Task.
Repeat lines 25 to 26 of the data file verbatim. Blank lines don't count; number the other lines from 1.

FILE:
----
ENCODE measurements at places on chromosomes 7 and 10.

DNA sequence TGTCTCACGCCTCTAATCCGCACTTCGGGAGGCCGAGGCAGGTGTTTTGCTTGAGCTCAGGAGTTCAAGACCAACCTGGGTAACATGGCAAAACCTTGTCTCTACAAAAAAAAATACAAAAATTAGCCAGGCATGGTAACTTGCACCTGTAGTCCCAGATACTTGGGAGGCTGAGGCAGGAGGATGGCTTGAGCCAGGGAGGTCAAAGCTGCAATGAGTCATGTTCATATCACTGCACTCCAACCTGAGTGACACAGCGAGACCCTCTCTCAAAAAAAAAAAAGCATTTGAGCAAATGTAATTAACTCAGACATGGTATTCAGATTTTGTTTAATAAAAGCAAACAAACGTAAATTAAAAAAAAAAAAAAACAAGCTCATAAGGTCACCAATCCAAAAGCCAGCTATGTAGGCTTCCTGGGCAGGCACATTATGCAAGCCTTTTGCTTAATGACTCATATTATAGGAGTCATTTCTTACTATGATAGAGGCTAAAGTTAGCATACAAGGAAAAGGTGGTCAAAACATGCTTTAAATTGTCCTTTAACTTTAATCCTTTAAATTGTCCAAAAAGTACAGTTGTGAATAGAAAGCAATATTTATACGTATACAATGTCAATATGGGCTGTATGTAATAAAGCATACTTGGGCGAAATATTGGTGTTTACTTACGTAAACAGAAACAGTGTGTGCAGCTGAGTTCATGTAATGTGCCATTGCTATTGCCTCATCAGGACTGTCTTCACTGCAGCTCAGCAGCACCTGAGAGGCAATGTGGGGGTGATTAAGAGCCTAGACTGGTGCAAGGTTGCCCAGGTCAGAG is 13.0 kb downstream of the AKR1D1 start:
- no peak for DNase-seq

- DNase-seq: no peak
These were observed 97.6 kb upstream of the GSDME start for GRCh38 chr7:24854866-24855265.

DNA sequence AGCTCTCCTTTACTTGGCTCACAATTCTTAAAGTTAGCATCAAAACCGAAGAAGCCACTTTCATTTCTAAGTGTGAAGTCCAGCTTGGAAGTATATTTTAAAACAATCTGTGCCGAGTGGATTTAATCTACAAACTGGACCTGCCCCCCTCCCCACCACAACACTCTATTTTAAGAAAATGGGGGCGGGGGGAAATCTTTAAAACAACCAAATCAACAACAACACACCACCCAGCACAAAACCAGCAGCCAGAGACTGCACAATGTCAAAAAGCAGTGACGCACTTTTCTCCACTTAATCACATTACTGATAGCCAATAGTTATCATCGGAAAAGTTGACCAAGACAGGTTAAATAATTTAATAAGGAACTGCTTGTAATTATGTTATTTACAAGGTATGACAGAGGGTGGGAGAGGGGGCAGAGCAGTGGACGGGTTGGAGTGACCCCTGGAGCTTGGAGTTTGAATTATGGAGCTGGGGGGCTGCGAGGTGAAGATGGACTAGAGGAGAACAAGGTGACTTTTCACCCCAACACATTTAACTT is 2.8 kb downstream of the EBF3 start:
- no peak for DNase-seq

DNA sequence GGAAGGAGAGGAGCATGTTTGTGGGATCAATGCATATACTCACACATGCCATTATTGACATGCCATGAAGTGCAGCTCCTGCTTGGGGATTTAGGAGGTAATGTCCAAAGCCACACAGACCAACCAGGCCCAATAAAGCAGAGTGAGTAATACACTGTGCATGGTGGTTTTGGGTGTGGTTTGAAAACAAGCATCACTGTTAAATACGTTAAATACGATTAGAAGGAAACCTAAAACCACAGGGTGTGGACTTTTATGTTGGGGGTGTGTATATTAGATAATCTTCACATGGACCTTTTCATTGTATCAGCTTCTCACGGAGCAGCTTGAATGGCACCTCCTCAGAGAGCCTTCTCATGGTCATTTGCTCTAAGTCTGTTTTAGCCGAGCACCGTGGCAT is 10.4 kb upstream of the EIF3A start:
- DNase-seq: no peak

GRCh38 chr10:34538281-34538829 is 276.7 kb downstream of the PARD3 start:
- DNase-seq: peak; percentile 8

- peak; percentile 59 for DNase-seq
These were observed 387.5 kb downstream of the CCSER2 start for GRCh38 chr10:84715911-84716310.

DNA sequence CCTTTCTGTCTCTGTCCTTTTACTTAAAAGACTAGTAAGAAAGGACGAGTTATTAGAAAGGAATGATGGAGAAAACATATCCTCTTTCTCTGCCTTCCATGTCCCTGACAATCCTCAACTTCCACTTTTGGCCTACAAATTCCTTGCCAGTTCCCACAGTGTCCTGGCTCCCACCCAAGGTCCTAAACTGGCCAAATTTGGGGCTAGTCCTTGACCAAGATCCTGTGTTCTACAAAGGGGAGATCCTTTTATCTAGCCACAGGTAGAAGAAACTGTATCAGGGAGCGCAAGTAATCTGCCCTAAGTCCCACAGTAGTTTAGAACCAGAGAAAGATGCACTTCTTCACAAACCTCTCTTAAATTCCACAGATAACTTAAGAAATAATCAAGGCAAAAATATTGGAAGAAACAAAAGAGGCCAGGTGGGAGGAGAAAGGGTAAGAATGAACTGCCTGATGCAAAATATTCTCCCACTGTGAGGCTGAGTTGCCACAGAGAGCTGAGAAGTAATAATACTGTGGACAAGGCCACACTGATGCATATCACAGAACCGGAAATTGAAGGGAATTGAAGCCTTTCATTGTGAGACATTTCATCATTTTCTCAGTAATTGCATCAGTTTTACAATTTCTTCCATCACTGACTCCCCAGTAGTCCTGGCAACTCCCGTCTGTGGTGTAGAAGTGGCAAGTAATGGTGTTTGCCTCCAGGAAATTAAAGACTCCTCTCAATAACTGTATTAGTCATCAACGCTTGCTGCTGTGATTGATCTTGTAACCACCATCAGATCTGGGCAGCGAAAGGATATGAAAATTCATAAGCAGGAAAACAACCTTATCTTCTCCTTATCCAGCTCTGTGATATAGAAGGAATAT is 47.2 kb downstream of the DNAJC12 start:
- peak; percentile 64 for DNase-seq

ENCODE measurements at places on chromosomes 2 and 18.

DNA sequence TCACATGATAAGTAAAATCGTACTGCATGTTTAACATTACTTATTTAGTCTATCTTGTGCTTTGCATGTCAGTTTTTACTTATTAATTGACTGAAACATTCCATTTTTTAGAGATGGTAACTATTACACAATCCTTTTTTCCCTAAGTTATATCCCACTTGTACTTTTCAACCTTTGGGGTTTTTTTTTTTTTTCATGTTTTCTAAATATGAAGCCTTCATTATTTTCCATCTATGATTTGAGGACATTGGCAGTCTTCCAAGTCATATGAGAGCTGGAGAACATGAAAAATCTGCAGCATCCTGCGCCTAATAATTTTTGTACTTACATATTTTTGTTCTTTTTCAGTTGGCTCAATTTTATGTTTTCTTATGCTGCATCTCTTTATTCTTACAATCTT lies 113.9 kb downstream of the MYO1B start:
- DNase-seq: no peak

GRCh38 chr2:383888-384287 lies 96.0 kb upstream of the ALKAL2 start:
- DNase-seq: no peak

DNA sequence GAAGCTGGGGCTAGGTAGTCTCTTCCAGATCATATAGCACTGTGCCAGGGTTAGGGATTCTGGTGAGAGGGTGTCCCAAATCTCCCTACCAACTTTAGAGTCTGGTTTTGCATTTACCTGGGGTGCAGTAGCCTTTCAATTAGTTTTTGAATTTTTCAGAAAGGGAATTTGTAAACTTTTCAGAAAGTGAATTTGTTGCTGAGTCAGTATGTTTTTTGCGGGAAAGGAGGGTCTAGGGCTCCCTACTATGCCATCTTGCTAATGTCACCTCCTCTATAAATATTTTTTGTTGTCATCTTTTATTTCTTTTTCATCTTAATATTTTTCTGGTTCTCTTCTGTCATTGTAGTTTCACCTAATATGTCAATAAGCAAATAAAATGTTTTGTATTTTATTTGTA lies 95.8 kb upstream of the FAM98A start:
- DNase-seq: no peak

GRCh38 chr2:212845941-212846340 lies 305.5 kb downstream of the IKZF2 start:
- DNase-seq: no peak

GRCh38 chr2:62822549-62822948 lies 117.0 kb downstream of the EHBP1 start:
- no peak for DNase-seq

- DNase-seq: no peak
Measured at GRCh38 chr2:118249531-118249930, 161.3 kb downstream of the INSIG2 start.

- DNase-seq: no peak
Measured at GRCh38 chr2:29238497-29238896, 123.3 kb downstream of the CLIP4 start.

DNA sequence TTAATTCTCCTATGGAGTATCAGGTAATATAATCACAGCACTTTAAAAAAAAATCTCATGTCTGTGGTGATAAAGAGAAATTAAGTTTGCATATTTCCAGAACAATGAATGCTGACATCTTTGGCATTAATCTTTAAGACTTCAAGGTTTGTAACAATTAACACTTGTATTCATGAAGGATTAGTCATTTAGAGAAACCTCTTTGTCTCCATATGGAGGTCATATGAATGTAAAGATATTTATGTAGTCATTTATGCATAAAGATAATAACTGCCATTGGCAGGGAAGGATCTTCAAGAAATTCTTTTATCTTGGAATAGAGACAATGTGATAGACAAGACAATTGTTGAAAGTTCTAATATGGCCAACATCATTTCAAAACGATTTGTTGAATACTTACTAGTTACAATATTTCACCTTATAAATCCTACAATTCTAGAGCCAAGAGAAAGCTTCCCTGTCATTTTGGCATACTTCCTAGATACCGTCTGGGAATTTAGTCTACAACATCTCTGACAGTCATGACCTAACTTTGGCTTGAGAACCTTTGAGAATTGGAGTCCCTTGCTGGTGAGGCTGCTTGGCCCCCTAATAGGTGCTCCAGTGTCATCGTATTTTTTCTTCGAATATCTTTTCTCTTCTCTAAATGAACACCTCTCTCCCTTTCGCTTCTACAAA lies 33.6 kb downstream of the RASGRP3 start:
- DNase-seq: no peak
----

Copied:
GRCh38 chr2:62822549-62822948 lies 117.0 kb downstream of the EHBP1 start:
- no peak for DNase-seq